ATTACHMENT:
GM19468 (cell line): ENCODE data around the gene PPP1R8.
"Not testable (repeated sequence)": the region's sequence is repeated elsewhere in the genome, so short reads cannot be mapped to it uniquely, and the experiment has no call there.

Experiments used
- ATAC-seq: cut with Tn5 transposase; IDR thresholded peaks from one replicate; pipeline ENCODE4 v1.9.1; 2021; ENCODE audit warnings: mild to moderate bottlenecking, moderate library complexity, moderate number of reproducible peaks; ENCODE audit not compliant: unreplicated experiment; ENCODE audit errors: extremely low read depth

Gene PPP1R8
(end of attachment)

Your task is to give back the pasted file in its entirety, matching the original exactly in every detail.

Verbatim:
GM19468 (cell line): ENCODE data around the gene PPP1R8.
"Not testable (repeated sequence)": the region's sequence is repeated elsewhere in the genome, so short reads cannot be mapped to it uniquely, and the experiment has no call there.

Experiments used
- ATAC-seq: cut with Tn5 transposase; IDR thresholded peaks from one replicate; pipeline ENCODE4 v1.9.1; 2021; ENCODE audit warnings: mild to moderate bottlenecking, moderate library complexity, moderate number of reproducible peaks; ENCODE audit not compliant: unreplicated experiment; ENCODE audit errors: extremely low read depth

Gene PPP1R8